Edwin Guillet’s “Pioneers Inns and Taverns” – an Appreciation

Pioneer Inns and Taverns is a landmark five-volume work published by the Canadian historian Edwin C. Guillet (1898-1975). Born in Cobourg, Ontario, his ancestors, of French Huguenot lineage, arrived in Upper Canada in the early 1800s from Jersey. He claimed in fact a blood connection to another distant son of Jersey, the American writer Henry David Thoreau.

The first volume was issued in 1954 and the remainder appeared by 1962. Volume One indicates clearly that it was self-published; the latter volumes bear the imprint of the “Ontario Publishing Company” but I think that was an alter ego of Mr. Guillet.

The set comprises four printed volumes since Volumes Two and Three are bound together. They were republished at least once, in a two-volume set. The series deals principally with early Upper Canada but Lower Canada (later Quebec province) and parts of New York State are also covered. The fifth volume is a history of British pub names and signage.

Later researchers of early Ontario tavern life and drinking practises acknowledged the importance of Mr. Guillet’s work. He was what today is called an independent or unaffiliated researcher. Part of his career was in teaching including at a technical high school in Toronto. He later worked as an archivist for the Ontario government.

Mr. Guillet held a master’s degree in both history and English from McMaster University in Hamilton, ON. He deployed considerable talents in his book including extensive researching, as his bibliographies show, and an effective writing style. Every generation has its writers who explicate the past but inevitably reflect their time. Since Guillet’s time the academics Craig Heron, Douglas McCalla, and Julia Roberts, among others, have examined similar subject matter, but from new perspectives. For example, Julia Roberts has examined how the tavern functioned for different social classes and particular groups among them such as women and blacks.

History has always been written at differing levels, reflecting finally the personality and background of the writers. Guillet was not an academic historian but more than a popular or antiquarian writer. I use the latter terms without meaning anything pejorative.  Much important historical, and other learned work, has been performed outside the ivied halls…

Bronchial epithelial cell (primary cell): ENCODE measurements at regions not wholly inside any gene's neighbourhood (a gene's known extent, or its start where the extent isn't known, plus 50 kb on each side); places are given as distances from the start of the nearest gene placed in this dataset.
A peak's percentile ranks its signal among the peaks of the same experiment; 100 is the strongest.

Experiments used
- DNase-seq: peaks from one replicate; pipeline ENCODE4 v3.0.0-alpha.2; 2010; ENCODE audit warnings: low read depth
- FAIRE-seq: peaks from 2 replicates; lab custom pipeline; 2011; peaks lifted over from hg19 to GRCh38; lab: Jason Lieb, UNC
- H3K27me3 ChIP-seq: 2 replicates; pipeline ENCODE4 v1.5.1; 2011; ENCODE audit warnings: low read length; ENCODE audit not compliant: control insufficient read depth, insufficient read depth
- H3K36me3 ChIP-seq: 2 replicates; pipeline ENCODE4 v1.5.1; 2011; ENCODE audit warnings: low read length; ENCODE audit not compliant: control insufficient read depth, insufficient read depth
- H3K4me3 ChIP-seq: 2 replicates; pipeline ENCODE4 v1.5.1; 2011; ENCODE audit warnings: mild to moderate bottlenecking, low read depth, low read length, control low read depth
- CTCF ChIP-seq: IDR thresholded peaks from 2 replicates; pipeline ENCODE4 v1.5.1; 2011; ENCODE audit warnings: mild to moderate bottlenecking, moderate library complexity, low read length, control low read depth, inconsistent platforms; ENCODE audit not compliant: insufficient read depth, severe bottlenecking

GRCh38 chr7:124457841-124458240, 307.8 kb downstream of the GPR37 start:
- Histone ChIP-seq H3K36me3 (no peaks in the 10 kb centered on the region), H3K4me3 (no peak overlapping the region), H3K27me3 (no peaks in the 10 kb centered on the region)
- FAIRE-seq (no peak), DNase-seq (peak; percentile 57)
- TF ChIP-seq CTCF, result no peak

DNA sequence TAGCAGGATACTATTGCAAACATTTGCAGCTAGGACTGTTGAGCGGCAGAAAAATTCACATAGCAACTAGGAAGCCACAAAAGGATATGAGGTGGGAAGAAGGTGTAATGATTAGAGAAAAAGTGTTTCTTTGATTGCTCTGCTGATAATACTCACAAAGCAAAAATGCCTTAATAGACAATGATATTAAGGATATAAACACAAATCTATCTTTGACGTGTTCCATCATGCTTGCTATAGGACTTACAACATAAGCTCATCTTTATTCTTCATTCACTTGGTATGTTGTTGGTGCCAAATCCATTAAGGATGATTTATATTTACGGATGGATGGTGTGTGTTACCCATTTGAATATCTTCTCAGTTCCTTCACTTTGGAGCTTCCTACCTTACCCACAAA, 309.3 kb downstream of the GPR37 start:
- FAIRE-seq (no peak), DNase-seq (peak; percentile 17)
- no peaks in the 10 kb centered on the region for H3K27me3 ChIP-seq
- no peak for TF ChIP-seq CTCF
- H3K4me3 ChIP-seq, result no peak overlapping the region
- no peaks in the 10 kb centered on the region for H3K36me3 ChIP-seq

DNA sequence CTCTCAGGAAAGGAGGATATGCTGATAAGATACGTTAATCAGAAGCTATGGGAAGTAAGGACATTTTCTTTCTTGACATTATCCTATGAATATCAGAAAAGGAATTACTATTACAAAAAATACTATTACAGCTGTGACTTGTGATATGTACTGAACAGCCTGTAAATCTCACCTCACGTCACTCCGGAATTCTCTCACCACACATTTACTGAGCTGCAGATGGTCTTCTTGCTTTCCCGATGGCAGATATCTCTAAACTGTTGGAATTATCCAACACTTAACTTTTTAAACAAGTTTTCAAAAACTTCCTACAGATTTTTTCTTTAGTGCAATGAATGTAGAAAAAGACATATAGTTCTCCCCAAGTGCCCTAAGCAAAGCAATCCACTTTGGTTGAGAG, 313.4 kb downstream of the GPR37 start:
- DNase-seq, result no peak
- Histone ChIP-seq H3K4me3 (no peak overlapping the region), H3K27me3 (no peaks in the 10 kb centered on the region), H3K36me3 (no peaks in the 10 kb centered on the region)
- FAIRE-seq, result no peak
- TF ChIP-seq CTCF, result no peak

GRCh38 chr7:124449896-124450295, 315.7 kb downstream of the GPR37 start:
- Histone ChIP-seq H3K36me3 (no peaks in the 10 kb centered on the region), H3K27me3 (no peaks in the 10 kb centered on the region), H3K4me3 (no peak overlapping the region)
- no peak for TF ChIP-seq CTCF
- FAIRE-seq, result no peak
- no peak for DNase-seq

Guillet’s work is not referenced in the usual academic way but rather, he quotes extensively from his wide range of sources. He lets the sources speak for themselves and since no analytical framework is applied, at least not expressly, the readers can form their own impressions.

The book does reflect its time in that consideration of liquor’s role in early communities is followed by an examination of the Temperance movement. Still, the book is less moralistic than one might think given it was written within a generation after prohibition ended in Ontario, and factoring too that Guillet was a public servant and hence cautious to be seen possibly as advocating for liquor interests.

His essentially modern sensibility appears in a number of ways, for example an amusing anecdote in Volume One. He relates that a male traveller in early Upper Canada was preparing to retire in an inn. Thinking he had the room to himself, he was taken aback by the sudden appearance of five “buxom” females who started disrobing for the night. To his self-professed relief they chose another part of the room for their repose, one that could shelter from his by a curtain, at any rate.

The women arranged this, he says, after a glance in his direction, which seemed to discomfit him, as he considered his appearance the cause of their retreat, something novel in his experience, he adds. The physical separation proved only partly successful as he was disturbed by the ladies’ snoring and also their chattering – in German. A window on pioneer conditions, indeed.

The general tone of the book is even and balanced. Mr. Guillet presents absorbing aspects of early tavern and inn culture such as food and smoking facilities – people shared a communal pipe – and the accommodations available including for horses, which could vary widely in amenity. As well, details of architecture, staffing, tavern-keepers’ origins, and also entertainment are offered.

Perhaps oddly to our ears Guillet does not describe in any detail the drinks available. I read a good part of Volume One and paged the remaining volumes, but this dimension seems absent. He mentions sometimes whether a pub served whisky, brandy, beer, wine, etc. But he does not give a rigorous account of each type and pricing. Some pioneer and traveller accounts he quotes offered some information, whether someone’s whiskey was “bad”, say. But withal little light is shed on this area.

Why he refrained for this dimension is hard to say. In 1950s Ontario alcohol had no official role in society, not in any positive or benign sense that is. A well-defined albeit post-prohibition moralism set the public tone. An undue interest in liquid offerings, even from a historical standpoint, may have raised eyebrows, given especially again Mr. Guillet’s government position.

But there may have been another reason for his restraint. Consider the passage below, from the introductory part of Volume One:

Mr. Guillet doesn’t state he was an abstainer from liquor, although he may have been, but clearly he did not patronize taverns or bars very often. Maybe these personal habits favoured his impressive literary output – over 30 volumes on a variety of historical subjects.

By drawing attention to his work I hope it will encourage a re-publishing of Pioneer Inns and Taverns with a new introduction. The pictorial record alone – hundreds of drawings and photos of historic inns among them – would justify the effort, not to mention the still-valuable textual studies.

 

 

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